Politics and Philosophy – a PCT introduction

PCT takes a strongly scientific approach to human nature. It proposes that people and other living systems are purposeful – and that the systems that are responsible for purposeful action are explainable in mechanistic terms. The stance is reminiscent of Aristotle’s hierarchy of goods. PCT also takes the paradigm of model-building within physics and engineering and applies it to biology and psychology.

The philosopher Thomas S. Kuhn expressed his praise over Powers (1973) book: “this manuscript is among the most exciting I have read in some time; the achieved synthesis is thoroughly original.”

In his book, Dialogue Concerning the Two Chief Approaches to a Science of Life, Dag Forssell explains the great importance of PCT as a ‘true’ science within psychology. Yet the debate continues – see the discussion about PCT having claims that are too bold on the website Lesswrong. A recent student research project documents the obstacles to learning and accepting PCT within university education.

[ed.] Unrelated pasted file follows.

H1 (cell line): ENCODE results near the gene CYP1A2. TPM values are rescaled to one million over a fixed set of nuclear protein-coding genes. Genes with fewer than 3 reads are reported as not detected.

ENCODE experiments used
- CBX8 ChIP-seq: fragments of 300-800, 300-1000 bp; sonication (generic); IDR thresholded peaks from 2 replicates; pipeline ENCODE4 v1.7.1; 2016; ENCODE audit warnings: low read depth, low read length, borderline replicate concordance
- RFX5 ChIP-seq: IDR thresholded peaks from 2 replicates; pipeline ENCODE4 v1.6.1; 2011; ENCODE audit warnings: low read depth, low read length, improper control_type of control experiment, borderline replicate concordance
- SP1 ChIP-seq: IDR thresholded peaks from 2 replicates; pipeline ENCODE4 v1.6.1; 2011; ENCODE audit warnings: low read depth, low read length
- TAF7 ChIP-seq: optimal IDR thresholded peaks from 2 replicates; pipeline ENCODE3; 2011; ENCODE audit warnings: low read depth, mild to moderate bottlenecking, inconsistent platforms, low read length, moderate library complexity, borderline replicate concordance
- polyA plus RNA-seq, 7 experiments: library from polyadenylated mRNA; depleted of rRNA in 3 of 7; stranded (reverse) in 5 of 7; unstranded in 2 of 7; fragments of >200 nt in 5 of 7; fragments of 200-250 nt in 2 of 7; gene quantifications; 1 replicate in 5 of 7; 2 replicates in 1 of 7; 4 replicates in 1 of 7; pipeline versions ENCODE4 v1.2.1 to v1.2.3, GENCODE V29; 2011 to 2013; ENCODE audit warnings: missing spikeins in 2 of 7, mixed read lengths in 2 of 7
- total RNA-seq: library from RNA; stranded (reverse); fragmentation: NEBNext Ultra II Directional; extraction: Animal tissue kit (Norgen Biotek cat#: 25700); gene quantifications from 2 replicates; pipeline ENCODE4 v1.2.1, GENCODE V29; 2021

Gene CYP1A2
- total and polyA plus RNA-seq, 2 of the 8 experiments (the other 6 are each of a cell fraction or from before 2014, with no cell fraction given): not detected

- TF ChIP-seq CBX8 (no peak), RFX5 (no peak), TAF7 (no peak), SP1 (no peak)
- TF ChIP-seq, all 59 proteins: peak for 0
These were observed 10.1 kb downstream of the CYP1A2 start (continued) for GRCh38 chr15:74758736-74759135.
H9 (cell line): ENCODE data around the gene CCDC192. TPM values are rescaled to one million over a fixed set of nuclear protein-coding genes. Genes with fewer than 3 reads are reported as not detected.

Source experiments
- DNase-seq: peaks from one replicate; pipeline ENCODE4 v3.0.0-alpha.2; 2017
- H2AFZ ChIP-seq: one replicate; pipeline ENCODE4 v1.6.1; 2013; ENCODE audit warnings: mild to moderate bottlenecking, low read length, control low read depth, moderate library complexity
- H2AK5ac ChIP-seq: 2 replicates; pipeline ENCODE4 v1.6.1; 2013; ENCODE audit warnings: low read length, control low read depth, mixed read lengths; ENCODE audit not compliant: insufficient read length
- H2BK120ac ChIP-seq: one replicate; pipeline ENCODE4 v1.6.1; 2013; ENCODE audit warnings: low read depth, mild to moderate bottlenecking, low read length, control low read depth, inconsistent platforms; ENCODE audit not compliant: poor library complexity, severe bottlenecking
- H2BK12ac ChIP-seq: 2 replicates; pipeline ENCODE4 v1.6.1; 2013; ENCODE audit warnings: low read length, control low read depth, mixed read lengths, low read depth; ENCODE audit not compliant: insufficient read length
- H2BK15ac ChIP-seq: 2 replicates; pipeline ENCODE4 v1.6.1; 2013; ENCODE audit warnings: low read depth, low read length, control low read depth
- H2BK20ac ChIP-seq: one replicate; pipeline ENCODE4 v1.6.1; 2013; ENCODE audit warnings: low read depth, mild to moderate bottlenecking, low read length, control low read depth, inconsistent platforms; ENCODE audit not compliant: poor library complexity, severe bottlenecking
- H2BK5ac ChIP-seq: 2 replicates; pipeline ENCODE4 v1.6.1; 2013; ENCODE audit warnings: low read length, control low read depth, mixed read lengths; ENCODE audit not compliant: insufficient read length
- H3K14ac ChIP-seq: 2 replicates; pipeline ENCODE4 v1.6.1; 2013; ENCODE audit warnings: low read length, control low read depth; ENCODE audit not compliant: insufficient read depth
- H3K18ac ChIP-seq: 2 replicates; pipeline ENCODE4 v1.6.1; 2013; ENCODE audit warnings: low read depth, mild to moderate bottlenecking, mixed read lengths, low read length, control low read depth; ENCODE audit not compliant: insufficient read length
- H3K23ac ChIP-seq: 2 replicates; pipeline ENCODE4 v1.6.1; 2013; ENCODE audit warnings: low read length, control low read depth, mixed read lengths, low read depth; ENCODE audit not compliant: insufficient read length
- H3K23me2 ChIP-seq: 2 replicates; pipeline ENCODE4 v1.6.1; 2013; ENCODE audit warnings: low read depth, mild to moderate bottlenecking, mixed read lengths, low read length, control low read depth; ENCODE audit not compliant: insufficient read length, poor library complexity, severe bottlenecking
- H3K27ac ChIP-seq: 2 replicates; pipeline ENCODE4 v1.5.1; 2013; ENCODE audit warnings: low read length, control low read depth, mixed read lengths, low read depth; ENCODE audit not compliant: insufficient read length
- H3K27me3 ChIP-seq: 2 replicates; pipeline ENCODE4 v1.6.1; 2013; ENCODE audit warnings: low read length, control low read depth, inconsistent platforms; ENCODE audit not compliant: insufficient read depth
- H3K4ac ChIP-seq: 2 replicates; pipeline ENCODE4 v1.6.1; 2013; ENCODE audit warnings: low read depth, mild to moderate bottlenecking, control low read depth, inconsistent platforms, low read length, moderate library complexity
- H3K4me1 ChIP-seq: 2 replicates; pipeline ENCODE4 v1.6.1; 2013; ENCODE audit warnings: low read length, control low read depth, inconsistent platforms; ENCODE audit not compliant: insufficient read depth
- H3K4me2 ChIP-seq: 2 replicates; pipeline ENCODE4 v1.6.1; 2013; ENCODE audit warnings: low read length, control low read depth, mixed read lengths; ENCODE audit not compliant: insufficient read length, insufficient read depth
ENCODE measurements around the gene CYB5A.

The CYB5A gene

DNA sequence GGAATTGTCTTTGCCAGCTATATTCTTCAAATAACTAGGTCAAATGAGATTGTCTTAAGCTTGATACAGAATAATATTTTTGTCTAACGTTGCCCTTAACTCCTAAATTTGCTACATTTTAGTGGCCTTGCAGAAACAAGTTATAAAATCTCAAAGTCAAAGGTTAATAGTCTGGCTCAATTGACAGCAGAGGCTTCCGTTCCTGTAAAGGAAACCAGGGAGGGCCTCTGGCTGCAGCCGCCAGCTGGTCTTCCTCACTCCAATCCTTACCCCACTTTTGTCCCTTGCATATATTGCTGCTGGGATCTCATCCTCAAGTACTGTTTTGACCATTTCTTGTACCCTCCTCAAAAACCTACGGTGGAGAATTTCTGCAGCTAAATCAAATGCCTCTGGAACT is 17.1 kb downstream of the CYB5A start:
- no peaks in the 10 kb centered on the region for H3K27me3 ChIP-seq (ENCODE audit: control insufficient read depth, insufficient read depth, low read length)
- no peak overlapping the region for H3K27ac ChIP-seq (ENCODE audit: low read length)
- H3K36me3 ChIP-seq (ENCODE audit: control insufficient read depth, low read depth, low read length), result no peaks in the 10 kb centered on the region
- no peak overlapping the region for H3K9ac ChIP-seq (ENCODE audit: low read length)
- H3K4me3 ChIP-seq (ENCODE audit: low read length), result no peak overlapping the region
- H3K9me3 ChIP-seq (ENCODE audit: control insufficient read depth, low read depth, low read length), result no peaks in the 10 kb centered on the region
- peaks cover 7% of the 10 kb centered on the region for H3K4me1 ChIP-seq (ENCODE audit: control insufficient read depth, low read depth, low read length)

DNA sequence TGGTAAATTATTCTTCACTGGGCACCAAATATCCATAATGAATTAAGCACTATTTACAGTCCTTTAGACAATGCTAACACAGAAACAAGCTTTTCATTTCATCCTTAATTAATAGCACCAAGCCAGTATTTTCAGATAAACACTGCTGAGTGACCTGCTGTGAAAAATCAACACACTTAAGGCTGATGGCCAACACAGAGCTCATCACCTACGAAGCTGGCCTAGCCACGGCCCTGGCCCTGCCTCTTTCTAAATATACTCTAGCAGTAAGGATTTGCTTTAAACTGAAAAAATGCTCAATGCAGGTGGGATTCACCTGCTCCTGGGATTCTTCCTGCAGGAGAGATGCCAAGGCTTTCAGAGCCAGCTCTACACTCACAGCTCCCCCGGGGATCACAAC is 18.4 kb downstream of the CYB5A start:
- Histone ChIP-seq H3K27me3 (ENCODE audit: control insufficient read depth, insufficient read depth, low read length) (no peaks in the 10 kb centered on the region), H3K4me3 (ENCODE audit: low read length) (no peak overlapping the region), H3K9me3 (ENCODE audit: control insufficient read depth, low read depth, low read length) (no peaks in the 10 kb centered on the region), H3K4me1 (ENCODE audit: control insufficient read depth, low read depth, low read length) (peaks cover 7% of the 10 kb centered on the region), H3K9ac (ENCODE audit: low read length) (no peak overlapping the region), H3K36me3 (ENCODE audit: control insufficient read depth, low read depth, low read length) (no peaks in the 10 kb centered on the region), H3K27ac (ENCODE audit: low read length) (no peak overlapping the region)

Powers’ approach has major implications for key areas of philosophy and politics:

Does science interface with religion?

Read Lynndal Daniels’ blog on PCT and Buddhism.

What is knowledge?

Philip Jerair Yeranosian (2014) has written a thorough examination of the nature of behaviour, intelligence and knowledge in this article published at PCTWeb.

What is consciousness?

What is ‘will’? Can we model ‘volition’?

Mark Olson approaches this issue from a PCT perspective in his Masters thesis. Also, the book ‘Volitional Action: Conation and Control’ provides a range of articles on the topic.

Can we explain political catastrophes through the drive for power and control?

What is the nature of reality?

See Martin Taylor’s (2013) comments on this topic.

How do we best test a scientific theory?

The links on the right provide just some of the essays on these topics that are available.

Rick Marken takes a visionary approach in an online article in which he imagines a future society that embraces PCT.

In March 2011, Steve Hayes met Bill Powers and they compared views on ‘functional contextualism’ and PCT. This discussion is now available online.

Note: this page was drafted a few years ago on http://pctweb.org/: information needs to be updated. Volunteers welcome.

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